What issues will Republicans focus on in pre-election debates, and do they differ from Democrats' priorities – in particular, those of the Obama Administration?
There is a divide among Republicans. The major issues of the campaign year will be jobs and the economy, two areas where Mitt Romney happens to excel — he has successfully come out early and made these issues the cornerstone of his campaign. Although the other candidates touched on economic issues, they’ve focused on social, moral and religious issues to appeal to their Republican base in the primaries and to Tea Party members. These platforms and “Romneycare” are Romney’s weaknesses. But if he wins the nomination, and has a well organized, media-driven, well-funded and highly focused campaign, the economy and jobs will be the concerns that dominate in the general election.
The Democrats have a problem. The economy is President Obama’s area of weakness. He has not addressed it adequately — case in point: a continuing nine percent national unemployment rate, home foreclosures at record highs and a sluggish recovery. Obama cautions patience, as he has throughout his time in office, and is attempting to win over Wall Street and the business community, which will be difficult if Romney is the candidate. He has a well-organized, experienced, professional and very well funded campaign. He needs to defend his record in office. His hope is that one of the social conservatives wins the nomination. If so this this presents him with targets to attack and should make Obama the clear frontrunner. At present Obama and Romney are close in the polls with Romney actually slightly ahead in several.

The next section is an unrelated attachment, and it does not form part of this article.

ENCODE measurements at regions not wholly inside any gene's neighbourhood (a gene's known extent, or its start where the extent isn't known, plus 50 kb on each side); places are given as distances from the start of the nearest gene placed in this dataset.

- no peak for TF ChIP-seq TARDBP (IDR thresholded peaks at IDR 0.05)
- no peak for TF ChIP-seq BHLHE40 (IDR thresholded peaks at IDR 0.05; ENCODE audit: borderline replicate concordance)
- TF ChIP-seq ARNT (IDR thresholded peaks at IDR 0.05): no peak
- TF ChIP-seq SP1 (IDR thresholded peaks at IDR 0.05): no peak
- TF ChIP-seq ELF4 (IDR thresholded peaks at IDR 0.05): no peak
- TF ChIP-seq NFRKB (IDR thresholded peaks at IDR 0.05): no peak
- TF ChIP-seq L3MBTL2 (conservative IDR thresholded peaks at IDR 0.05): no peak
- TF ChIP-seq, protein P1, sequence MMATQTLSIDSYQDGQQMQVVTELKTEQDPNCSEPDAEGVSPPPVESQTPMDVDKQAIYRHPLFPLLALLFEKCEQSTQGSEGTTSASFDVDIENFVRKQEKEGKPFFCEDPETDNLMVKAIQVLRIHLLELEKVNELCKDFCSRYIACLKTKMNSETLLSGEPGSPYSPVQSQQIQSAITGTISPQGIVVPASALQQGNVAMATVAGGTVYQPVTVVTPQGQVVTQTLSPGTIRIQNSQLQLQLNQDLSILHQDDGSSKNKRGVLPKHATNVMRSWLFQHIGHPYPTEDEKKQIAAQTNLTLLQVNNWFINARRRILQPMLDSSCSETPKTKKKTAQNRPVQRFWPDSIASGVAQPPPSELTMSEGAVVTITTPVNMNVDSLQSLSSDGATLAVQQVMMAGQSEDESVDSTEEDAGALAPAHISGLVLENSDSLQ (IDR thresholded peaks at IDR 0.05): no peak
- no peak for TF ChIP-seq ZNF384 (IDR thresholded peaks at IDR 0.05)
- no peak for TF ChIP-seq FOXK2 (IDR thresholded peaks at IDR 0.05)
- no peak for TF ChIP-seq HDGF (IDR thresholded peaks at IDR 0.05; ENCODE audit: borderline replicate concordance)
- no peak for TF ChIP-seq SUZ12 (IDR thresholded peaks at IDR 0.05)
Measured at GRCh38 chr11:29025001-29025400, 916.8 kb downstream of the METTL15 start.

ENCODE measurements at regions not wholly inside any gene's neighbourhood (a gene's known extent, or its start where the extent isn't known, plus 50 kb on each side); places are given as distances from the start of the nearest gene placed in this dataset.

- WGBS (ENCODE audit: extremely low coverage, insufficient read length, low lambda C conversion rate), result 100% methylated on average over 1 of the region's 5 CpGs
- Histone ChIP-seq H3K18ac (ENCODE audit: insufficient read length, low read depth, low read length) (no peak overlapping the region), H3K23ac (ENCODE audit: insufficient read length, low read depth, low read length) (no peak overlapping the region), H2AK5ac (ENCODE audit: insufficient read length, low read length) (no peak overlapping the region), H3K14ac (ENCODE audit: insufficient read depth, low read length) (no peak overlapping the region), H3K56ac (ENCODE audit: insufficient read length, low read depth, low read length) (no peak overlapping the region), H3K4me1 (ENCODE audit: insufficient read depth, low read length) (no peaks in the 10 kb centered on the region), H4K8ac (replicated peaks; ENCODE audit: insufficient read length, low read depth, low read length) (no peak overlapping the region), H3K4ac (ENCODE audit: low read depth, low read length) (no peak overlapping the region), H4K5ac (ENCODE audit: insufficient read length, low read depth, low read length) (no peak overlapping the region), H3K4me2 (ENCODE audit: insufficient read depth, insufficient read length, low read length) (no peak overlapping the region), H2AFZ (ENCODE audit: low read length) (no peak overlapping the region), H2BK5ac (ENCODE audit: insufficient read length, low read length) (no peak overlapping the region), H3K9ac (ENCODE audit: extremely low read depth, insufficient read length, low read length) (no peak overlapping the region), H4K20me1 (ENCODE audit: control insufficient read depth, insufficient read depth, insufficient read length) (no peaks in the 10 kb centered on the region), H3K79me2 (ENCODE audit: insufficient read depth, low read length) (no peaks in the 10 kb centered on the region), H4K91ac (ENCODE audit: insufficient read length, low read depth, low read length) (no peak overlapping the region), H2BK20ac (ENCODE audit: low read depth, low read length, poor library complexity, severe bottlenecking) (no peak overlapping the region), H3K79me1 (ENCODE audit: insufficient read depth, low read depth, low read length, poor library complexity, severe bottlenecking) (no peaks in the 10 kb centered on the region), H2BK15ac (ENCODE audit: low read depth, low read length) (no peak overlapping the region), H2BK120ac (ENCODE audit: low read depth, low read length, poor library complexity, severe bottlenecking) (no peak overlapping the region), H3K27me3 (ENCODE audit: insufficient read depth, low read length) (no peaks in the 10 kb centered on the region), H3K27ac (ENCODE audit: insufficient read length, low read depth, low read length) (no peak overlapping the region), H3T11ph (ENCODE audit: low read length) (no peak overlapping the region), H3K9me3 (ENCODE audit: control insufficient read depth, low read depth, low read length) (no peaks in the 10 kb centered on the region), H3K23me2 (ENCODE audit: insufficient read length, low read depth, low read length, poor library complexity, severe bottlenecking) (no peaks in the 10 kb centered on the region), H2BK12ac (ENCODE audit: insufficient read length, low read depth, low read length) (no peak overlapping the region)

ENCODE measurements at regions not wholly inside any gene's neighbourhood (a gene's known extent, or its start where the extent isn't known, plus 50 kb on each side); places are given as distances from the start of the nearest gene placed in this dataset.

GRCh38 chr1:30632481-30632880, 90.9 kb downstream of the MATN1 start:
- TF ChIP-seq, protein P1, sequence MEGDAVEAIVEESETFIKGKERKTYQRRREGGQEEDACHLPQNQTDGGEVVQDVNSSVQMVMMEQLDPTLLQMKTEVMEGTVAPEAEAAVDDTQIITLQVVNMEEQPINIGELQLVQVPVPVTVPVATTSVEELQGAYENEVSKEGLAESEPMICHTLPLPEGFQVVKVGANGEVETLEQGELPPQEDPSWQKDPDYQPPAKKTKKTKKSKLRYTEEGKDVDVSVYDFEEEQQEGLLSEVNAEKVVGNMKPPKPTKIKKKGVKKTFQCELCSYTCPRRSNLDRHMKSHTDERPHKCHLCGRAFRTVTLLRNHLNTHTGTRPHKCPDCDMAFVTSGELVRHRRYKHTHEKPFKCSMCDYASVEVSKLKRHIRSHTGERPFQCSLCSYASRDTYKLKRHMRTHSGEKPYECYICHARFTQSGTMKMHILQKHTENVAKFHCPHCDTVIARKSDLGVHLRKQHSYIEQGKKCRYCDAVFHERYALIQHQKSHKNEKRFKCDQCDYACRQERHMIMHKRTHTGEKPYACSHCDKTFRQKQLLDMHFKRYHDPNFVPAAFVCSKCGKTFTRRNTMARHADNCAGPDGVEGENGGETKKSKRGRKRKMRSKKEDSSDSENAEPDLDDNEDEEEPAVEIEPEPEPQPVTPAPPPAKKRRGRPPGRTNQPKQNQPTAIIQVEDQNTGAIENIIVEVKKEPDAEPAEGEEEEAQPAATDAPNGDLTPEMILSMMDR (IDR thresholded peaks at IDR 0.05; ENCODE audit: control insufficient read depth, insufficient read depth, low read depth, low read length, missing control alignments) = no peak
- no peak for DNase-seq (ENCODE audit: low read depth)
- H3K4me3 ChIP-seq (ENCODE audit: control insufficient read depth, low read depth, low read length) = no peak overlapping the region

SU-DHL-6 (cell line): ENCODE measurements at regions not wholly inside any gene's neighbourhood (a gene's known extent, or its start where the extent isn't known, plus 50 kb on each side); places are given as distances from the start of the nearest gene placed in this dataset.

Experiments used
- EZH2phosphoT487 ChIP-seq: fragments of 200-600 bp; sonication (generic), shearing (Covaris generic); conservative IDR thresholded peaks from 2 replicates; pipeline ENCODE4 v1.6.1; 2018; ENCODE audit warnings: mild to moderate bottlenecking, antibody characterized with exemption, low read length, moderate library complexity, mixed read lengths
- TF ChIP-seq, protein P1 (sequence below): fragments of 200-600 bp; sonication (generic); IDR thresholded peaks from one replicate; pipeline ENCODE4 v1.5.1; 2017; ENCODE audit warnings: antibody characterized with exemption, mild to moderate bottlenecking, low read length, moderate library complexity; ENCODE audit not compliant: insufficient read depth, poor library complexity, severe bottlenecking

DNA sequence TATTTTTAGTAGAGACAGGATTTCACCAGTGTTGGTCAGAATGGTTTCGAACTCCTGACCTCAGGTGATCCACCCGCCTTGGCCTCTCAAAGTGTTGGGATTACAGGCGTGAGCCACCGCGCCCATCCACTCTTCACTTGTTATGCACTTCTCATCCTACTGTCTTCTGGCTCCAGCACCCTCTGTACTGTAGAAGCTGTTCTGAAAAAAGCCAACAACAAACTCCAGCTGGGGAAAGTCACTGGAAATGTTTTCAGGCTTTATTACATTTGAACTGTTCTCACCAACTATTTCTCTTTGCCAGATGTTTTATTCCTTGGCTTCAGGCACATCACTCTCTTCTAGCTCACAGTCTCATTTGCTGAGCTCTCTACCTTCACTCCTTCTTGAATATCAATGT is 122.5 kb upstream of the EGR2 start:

As we may have seen some of last night, what tactics do candidates use in early debates to standout against the competition?
The Republican candidates need to establish name recognition, introduce themselves to the electorate, present a coherent policy program, build a campaign organization, present themselves as “presidential” and define their appeal to their constituency of greatest strength. Ron Paul is a libertarian and has a well-defined constituency. Herman Cain is an ego candidate, unknown and with no chance of success. The others are different shades of social conservatives from Michelle Bachmann to Tim Pawlenty. They will be fighting each other for the same voters, all to Romney's benefit.
In your opinion, who emerged as strongest Republican candidate from this debate?
Romney did exactly what he had to do and did it well. In a state like New Hampshire that is far more concerned with jobs and the economy than social and fundamentalist issues, he solidified his front-runner status and began to build his national appeal. In a poll published immediately prior to the debate, Romney had a little over 40 percent of New Hampshire's Republican support — no other candidate has as much as 10 percent. With this debate performance, he helped himself in the short- and long-run.
Michelle Bachmann, a Tea Party favorite, made an effective entrance onto the national stage and may have kept Sarah Palin out of the race. The other potential frontrunner, Tim Pawlenty, who has received publicity from his family finances and his previous marital history, needs to refine and refocus his message and his delivery, given his tentativeness on some questions. Right now, it looks like Romney will maintain the lead with Bachmann adding some life to the race if she can organize the conservative Tea Party Republicans effectively.